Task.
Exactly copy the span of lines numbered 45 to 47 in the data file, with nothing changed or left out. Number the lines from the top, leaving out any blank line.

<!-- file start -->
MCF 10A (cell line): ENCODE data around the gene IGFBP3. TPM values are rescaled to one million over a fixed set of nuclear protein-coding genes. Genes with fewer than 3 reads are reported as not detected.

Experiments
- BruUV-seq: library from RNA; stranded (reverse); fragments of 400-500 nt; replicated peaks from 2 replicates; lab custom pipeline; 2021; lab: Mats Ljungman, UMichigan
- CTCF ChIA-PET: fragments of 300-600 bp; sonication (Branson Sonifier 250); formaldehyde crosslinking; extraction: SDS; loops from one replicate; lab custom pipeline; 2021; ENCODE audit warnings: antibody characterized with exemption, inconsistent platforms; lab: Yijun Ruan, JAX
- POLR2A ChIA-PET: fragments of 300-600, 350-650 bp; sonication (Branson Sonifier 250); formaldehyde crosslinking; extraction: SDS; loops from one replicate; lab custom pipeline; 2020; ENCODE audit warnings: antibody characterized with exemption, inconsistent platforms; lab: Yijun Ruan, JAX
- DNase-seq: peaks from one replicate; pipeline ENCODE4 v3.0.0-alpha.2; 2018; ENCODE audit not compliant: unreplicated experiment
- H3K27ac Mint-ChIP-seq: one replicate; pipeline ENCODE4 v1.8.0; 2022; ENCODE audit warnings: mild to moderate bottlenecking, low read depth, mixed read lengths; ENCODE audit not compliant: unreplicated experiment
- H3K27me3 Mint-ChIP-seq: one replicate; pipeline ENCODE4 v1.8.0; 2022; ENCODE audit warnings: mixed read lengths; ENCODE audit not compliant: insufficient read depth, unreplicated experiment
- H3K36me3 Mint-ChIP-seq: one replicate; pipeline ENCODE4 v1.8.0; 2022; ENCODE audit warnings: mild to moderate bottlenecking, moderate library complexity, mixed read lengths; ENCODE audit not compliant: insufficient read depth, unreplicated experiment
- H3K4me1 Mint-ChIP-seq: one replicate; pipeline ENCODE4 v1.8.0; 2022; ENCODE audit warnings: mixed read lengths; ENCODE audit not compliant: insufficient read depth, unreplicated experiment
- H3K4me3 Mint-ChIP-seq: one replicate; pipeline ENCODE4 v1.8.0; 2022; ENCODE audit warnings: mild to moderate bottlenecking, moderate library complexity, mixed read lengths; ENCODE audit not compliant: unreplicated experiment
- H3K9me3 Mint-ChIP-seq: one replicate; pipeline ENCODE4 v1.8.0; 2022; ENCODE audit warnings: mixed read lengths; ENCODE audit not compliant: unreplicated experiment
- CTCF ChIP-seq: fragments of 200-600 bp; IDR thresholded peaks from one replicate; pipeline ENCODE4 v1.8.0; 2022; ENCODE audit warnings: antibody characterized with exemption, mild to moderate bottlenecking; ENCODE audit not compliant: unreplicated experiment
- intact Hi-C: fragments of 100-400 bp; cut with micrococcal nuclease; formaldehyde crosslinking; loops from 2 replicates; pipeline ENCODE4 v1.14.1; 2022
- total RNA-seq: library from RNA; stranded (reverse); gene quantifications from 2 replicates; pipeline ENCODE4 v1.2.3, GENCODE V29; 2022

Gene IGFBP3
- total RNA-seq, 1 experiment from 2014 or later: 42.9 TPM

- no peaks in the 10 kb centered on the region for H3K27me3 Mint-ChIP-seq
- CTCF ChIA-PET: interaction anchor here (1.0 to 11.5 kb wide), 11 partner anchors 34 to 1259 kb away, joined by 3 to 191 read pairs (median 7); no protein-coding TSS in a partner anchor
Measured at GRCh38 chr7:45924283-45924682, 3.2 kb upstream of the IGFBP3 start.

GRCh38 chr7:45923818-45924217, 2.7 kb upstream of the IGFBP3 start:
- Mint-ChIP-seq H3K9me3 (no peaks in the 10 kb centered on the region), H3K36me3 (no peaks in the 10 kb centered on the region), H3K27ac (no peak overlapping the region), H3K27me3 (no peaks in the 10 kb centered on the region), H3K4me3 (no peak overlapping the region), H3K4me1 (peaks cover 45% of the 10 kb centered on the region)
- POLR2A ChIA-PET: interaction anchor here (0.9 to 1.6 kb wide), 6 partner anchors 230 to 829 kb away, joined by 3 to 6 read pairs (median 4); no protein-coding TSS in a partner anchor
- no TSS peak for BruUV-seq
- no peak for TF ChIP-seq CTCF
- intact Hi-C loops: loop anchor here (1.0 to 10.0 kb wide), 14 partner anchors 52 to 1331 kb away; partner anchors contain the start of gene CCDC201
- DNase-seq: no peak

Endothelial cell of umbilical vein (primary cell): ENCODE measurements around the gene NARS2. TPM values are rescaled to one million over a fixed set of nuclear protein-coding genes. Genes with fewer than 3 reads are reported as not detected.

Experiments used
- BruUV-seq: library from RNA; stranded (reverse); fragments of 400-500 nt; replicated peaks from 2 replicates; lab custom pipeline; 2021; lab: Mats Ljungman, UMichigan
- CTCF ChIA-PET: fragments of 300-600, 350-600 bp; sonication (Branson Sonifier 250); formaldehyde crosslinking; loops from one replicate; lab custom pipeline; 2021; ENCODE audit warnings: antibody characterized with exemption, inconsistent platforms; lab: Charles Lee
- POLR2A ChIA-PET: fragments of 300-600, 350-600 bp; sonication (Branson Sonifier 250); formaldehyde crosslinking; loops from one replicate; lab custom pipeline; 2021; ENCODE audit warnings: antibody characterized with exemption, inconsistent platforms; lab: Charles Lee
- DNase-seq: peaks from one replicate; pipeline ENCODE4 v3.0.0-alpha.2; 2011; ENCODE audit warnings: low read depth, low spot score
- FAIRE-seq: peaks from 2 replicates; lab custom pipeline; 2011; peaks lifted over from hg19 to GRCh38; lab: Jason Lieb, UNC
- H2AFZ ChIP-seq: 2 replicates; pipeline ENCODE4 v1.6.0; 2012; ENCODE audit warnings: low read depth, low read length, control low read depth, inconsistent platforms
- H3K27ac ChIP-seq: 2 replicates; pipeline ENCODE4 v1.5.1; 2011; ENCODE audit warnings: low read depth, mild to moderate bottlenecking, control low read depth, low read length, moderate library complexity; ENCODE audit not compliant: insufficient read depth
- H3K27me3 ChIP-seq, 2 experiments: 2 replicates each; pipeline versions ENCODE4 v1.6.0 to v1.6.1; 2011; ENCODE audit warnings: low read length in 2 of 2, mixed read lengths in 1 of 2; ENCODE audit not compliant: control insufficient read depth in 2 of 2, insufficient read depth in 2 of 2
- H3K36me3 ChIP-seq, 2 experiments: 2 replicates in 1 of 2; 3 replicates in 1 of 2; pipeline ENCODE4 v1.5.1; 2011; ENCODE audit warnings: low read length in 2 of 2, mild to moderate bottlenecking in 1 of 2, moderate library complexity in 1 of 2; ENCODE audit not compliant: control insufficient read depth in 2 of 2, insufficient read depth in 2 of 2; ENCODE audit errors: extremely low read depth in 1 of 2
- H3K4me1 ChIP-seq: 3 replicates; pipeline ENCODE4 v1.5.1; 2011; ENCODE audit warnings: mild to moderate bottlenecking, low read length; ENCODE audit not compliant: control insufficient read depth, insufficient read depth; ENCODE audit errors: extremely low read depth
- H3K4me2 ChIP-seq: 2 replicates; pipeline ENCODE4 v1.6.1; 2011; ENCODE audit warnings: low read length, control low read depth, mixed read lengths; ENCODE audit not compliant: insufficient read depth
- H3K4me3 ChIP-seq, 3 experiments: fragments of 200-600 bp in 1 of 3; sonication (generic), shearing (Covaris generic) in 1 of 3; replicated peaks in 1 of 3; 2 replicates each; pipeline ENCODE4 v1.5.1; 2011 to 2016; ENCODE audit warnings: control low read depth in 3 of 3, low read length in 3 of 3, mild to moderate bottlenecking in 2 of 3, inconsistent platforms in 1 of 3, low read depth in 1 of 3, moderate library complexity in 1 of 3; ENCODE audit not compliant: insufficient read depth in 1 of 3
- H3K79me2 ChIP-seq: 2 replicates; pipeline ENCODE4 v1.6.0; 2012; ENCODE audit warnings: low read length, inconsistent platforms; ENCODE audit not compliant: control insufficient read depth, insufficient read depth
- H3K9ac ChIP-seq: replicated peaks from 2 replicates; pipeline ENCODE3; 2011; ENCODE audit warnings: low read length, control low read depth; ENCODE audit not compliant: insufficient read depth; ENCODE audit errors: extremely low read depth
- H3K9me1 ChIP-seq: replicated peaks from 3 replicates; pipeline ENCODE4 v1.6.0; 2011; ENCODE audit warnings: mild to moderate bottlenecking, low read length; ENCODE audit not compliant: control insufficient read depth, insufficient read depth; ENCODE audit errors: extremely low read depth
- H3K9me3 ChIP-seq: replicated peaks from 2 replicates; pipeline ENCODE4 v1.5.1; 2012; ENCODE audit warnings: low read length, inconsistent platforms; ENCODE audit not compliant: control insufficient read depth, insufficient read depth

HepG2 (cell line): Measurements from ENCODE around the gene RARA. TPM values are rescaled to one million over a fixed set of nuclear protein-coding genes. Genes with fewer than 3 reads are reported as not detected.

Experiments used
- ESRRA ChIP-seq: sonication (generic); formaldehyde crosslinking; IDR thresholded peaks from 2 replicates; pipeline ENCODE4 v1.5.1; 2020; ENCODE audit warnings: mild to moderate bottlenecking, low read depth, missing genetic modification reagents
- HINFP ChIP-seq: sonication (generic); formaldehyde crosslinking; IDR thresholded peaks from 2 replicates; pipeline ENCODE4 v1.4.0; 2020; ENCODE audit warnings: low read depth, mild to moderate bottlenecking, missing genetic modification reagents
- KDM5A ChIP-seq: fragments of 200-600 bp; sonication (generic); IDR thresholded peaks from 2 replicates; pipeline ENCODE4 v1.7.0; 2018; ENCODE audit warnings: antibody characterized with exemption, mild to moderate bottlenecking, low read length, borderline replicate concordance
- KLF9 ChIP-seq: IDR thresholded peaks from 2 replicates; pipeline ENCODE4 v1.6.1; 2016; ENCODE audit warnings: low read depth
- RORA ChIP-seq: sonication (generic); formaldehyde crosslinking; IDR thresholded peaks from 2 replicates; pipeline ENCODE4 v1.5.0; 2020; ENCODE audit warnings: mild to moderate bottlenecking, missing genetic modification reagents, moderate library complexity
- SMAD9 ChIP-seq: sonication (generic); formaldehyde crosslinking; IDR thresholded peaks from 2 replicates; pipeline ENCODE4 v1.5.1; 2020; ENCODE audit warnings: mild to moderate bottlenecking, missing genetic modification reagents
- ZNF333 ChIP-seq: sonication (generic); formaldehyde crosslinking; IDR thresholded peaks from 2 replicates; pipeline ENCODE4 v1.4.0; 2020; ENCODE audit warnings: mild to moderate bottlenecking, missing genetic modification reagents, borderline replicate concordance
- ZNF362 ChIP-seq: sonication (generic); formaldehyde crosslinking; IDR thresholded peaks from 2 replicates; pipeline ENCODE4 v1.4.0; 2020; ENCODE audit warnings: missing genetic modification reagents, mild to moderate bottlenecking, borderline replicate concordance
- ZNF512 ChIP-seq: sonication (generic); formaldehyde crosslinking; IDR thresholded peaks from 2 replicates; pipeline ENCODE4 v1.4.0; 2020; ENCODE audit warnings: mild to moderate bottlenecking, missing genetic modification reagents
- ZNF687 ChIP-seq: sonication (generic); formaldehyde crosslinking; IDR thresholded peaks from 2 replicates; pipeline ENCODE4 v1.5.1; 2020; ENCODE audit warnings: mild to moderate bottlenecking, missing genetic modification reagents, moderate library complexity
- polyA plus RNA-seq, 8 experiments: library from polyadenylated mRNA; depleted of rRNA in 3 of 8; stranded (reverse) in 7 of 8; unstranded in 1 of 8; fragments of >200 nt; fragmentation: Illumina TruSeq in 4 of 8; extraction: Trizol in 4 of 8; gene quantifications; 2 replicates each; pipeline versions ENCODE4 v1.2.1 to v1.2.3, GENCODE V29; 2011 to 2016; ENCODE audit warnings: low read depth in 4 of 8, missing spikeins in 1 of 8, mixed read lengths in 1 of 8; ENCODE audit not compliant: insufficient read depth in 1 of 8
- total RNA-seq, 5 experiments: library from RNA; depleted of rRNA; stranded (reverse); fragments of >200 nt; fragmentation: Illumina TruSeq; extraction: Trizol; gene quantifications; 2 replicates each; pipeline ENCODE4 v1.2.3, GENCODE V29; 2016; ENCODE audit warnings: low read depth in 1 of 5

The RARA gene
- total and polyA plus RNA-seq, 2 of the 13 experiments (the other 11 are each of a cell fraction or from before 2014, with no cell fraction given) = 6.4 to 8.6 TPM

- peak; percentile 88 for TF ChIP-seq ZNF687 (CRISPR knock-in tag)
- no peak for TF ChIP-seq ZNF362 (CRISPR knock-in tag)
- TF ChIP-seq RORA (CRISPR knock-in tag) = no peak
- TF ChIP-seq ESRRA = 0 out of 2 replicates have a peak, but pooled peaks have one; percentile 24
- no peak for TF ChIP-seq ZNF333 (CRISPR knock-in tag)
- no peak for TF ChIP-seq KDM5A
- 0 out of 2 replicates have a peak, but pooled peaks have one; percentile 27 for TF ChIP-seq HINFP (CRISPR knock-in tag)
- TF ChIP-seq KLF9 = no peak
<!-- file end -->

- H3K9me3 ChIP-seq: replicated peaks from 2 replicates; pipeline ENCODE4 v1.5.1; 2012; ENCODE audit warnings: low read length, inconsistent platforms; ENCODE audit not compliant: control insufficient read depth, insufficient read depth

HepG2 (cell line): Measurements from ENCODE around the gene RARA. TPM values are rescaled to one million over a fixed set of nuclear protein-coding genes. Genes with fewer than 3 reads are reported as not detected.

Experiments used